• Fair enough, Matt. I thought I remembered reading it was “margin” improvement here in Texas — but 30% does not sound marginal. Thanks.

  • ps. and that’s just the cost of malpractice insurance, there’s also the huge cost of defensive medicine.

  • Insurance premiums in Texas are about at the national average (they are a little higher than average for individuals and a little lower for families). So if Texas is the model for tort reform, I think we’d have to conclude that it isn’t really a magic bullet.

    By the way, according to this report by AHIP, premiums are highest (both for families and individuals) in Massachusetts and lowest in Wisconsin. So if you want to use individual states as a model, a rough first approximation would be to find out what Wisconsin is doing, do that, find out what Massachusetts is doing, and don’t do that.

    I have no idea what is going on in Wisconsin. Massachusetts, on the other hand, looks a lot like ObamaCare.

  • The docs I know (my brother, brother-in-law, my parents, and their friends) do not seem to agree with that assessment – one reason they may look “statewide” is because county by county, there are vast differences in the insurance risks. A doc practicing in Dallas County is going to have a much lower risk, and therefore premium, than one practicing in Hidalgo county.

    The other big costs (as I heard from my national chain medical facility client) is the extremely expensive medical equipment they constantly have to purchase/upgrade.

    As for punitive damages, they have their place in the law (Ford Pinto, Dalkon Shield, etc.). Docs have not been particularly singled out, and there are many, many legal hurdles to jump over before you get to them. The real problem, which no one wants to admit, is the jury system. The jury, after all, is the one with (nearly) final say on liability and damages. And the jury is just a reflection of our own society – our average Joe.

  • Given the relative size of malpractice premiums versus total health care costs — it’s probably not surprising that even a significant cut in malpractice insurance costs would have virtually no impact on the cost of health insurance.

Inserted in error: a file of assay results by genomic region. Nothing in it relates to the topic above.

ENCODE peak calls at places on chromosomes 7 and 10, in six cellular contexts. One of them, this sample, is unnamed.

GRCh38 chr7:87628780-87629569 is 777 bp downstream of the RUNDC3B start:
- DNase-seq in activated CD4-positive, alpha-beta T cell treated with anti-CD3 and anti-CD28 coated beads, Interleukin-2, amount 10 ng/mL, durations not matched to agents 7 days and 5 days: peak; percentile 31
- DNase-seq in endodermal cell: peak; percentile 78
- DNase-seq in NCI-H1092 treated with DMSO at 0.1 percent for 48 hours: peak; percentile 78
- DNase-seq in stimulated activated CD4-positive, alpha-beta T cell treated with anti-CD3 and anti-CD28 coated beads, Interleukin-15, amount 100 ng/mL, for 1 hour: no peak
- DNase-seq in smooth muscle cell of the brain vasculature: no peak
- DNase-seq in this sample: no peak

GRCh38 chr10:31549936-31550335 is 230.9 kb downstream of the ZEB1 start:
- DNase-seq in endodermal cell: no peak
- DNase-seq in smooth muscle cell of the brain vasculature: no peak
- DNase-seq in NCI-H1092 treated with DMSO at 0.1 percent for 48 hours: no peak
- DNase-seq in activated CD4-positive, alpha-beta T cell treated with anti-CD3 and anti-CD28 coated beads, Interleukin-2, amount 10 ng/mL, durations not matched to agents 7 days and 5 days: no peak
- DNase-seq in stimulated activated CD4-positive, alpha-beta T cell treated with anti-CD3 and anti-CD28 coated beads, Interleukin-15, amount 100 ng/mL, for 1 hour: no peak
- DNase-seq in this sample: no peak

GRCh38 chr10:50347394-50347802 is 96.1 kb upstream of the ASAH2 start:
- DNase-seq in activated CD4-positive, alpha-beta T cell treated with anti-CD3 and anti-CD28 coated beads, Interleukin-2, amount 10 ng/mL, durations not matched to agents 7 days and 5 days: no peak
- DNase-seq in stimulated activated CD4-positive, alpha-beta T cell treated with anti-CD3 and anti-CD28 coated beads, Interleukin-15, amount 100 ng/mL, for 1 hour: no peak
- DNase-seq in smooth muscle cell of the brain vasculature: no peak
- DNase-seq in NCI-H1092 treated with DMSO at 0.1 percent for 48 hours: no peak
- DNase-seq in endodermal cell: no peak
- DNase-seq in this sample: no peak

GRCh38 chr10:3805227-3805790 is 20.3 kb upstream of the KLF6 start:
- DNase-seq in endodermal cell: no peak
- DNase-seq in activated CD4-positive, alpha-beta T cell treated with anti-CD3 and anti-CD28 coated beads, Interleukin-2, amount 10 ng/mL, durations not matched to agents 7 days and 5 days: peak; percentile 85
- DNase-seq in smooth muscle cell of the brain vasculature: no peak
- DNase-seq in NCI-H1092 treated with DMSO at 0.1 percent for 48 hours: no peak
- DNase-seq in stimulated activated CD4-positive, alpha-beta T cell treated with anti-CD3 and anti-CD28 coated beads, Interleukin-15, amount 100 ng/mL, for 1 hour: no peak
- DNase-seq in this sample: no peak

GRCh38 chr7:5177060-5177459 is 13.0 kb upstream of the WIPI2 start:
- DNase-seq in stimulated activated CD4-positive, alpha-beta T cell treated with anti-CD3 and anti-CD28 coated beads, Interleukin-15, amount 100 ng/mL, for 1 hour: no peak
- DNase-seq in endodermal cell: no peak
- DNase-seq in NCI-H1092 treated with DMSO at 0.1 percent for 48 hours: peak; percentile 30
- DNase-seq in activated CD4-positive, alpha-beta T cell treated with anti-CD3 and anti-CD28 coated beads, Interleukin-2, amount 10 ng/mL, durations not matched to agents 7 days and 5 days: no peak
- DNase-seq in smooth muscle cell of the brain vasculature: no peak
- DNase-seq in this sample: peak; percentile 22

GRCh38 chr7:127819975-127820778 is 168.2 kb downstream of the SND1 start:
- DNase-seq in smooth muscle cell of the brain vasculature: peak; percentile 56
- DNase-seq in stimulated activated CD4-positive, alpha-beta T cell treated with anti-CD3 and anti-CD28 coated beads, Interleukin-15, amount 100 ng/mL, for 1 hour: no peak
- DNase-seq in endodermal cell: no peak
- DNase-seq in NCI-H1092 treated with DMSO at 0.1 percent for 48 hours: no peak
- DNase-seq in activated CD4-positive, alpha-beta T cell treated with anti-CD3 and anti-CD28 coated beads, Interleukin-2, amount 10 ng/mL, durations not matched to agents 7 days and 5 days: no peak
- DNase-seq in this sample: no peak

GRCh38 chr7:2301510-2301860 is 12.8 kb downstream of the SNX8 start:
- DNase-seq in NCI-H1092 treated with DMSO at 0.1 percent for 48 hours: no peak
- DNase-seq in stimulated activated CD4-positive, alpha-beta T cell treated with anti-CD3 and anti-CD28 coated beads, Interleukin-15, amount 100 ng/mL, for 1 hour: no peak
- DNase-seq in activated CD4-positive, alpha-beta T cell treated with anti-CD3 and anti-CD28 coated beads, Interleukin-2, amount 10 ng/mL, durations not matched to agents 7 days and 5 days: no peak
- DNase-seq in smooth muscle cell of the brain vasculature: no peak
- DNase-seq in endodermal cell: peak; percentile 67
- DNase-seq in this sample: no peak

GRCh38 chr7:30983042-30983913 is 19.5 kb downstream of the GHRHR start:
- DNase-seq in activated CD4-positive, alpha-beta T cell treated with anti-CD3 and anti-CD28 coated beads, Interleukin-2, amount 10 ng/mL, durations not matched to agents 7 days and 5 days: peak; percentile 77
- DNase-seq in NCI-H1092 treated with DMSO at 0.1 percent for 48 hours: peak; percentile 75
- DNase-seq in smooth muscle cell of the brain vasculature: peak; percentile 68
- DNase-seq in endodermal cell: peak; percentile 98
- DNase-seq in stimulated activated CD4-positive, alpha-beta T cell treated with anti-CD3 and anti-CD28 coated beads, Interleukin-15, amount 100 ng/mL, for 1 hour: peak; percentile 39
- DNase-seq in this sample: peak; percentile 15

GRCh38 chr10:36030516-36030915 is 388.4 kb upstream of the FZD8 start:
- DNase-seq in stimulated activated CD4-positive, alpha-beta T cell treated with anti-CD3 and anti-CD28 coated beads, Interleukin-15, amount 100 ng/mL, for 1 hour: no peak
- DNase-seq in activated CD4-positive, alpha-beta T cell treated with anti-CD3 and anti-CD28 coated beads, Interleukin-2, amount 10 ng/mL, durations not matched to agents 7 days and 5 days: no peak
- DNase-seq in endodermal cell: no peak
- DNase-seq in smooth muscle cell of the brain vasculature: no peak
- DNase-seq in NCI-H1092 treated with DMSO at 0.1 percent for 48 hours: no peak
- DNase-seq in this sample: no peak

Don’t have the time to research this, but recalling that Medicare spends a lot more per person in some regions than in others (based, perhaps, on cultural expectations and practices on the part of both patients and doctors) is is possible that a certain amount of the variance in health insurance costs by state is due to the same factors?

    Though certainly, I’ve heard good claims that state insurance regulations significantly drive up the cost of insurance in New York and Mass.

  • Comparing insurance rates from state to state is comparing apples and oranges. Aside from the cost of malpractice insurance, there are vast differences in the costs to doctors, and especially in the coverage levels required by each state.

    The claim is that malpractice insurance dropped 30%. Is someone saying that is inaccurate?

    As to the hidden cost of “defensive medicine” (including more of those fancy expensive machines), it would be much harder to find it. Look for things like the rate of c-sections, a common “defensive” procedure.

  • ps. it will also take time for defensive medicine to percolate out of the system, doctors like everyone else are creatures of habit, and they will tend to stick with what has worked, and been standard practice before. Tort reform is not a magic bullet, but it’s an important step.